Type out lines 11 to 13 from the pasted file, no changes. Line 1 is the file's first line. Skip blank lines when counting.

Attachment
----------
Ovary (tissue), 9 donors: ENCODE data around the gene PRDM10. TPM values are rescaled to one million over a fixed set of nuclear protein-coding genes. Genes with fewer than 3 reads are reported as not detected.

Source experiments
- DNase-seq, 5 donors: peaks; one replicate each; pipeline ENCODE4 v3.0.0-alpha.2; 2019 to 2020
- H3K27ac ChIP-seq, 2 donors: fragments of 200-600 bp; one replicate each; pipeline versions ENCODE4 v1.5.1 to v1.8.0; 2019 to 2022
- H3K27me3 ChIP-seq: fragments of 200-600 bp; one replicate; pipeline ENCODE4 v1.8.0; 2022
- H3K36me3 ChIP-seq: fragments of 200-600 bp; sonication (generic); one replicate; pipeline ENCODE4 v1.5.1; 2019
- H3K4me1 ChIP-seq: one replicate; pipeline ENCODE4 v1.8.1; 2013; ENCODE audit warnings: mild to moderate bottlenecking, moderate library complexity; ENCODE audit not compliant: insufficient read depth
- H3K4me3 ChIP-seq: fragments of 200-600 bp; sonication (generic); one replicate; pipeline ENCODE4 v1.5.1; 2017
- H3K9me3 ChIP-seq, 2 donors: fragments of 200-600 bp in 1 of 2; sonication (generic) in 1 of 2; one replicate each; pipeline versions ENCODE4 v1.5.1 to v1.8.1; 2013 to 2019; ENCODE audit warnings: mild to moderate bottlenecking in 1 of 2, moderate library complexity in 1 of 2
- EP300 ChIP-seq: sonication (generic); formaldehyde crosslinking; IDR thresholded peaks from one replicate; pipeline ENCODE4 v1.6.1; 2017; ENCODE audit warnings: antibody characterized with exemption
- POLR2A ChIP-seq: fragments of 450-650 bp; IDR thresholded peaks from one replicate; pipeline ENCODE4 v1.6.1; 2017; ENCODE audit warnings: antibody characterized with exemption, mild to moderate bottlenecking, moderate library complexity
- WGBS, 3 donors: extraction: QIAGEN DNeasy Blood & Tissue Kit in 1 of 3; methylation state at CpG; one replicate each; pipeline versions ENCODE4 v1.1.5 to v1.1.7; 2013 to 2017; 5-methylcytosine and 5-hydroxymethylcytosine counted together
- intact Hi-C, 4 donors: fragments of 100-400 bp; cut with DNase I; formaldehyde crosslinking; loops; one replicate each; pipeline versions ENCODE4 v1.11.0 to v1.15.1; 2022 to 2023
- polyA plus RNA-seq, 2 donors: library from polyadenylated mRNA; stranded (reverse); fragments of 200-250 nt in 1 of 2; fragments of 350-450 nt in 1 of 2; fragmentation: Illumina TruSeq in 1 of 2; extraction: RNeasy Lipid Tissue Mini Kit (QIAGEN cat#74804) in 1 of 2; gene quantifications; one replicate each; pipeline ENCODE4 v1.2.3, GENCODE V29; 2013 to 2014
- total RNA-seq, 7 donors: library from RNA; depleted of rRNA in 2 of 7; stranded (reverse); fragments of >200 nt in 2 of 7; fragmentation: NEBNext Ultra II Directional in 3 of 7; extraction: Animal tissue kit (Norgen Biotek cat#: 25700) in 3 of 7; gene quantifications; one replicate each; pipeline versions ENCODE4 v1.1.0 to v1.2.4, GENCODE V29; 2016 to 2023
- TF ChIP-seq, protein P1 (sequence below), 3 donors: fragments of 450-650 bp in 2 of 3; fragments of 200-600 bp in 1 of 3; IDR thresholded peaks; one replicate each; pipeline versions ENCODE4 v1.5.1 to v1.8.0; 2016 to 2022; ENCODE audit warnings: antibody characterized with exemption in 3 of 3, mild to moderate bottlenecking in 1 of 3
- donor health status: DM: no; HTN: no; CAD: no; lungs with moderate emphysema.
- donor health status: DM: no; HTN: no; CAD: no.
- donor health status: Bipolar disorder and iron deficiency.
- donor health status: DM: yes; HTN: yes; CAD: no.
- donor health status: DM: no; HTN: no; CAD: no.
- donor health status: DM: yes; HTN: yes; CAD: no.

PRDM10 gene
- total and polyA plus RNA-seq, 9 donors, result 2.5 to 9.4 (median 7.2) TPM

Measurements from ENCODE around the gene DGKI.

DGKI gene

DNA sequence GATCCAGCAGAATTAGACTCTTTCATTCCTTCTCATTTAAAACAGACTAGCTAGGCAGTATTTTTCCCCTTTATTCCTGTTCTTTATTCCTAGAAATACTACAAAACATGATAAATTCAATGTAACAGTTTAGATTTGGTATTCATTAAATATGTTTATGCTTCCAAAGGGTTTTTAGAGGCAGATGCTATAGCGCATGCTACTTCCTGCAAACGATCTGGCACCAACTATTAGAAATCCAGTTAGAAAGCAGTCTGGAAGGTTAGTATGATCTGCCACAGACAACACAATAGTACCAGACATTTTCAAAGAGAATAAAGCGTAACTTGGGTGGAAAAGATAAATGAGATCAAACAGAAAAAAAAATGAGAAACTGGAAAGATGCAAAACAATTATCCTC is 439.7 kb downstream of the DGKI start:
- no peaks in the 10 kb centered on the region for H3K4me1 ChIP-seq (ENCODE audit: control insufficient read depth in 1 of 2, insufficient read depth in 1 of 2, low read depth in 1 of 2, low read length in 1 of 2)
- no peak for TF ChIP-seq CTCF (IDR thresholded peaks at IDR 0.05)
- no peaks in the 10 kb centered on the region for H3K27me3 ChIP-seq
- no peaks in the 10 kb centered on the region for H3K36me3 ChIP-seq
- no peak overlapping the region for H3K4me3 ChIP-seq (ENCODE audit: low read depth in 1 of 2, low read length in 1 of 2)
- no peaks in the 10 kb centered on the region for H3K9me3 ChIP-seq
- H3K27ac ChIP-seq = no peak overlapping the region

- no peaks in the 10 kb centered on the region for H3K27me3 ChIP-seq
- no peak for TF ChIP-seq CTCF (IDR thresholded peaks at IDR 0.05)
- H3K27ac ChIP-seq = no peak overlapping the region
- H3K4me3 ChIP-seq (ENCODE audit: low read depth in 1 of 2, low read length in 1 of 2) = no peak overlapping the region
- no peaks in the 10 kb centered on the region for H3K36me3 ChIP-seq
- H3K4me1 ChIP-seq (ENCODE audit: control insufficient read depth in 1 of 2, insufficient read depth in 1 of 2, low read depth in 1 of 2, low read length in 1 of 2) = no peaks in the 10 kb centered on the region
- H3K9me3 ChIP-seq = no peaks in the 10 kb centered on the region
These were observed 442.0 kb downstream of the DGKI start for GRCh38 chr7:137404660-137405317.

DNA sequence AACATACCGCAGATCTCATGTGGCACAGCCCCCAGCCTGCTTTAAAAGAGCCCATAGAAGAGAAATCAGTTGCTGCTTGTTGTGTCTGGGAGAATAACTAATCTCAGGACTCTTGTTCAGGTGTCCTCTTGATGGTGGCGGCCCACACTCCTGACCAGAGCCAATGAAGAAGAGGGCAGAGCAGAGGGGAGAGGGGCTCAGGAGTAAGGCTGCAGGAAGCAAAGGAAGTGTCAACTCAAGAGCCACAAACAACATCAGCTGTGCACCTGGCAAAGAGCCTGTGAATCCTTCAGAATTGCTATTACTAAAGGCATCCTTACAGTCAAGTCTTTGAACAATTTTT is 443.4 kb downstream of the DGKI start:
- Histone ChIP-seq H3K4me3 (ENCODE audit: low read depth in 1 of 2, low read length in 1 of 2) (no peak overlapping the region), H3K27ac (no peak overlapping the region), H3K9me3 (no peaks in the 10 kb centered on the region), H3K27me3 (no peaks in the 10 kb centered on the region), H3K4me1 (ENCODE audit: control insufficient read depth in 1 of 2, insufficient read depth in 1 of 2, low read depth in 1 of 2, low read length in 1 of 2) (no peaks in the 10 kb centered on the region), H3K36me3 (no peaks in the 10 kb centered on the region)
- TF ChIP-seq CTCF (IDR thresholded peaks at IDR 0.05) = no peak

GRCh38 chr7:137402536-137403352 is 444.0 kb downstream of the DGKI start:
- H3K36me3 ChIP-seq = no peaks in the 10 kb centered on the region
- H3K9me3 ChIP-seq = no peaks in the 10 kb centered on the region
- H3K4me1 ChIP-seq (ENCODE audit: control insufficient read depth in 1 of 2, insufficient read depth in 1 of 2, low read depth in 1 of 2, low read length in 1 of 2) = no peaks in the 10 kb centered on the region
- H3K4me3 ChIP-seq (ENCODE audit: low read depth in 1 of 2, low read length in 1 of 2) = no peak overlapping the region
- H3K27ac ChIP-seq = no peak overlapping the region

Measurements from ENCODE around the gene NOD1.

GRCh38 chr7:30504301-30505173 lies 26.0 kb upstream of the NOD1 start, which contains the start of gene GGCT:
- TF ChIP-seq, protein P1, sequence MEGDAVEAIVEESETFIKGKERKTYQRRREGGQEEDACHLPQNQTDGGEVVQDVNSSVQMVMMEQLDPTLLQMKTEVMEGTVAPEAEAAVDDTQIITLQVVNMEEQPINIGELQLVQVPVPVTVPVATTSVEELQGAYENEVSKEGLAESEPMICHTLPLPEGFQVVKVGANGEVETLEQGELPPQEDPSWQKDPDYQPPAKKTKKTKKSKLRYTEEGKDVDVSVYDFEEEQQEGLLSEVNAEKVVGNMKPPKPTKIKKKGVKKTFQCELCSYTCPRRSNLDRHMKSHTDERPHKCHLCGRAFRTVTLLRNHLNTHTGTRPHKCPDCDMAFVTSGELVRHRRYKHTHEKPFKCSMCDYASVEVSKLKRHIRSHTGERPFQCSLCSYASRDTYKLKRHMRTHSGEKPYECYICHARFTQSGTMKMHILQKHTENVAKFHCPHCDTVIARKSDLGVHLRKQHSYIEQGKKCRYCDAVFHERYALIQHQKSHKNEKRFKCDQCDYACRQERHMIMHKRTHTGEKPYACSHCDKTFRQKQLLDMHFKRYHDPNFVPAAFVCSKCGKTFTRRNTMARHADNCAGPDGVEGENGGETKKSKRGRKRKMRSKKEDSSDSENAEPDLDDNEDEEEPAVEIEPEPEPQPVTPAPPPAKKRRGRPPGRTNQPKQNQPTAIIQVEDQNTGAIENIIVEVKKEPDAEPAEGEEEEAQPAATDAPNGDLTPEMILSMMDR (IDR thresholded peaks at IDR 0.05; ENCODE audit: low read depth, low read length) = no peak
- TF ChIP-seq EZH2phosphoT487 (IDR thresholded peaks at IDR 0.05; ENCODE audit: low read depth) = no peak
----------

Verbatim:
- POLR2A ChIP-seq: fragments of 450-650 bp; IDR thresholded peaks from one replicate; pipeline ENCODE4 v1.6.1; 2017; ENCODE audit warnings: antibody characterized with exemption, mild to moderate bottlenecking, moderate library complexity
- WGBS, 3 donors: extraction: QIAGEN DNeasy Blood & Tissue Kit in 1 of 3; methylation state at CpG; one replicate each; pipeline versions ENCODE4 v1.1.5 to v1.1.7; 2013 to 2017; 5-methylcytosine and 5-hydroxymethylcytosine counted together
- intact Hi-C, 4 donors: fragments of 100-400 bp; cut with DNase I; formaldehyde crosslinking; loops; one replicate each; pipeline versions ENCODE4 v1.11.0 to v1.15.1; 2022 to 2023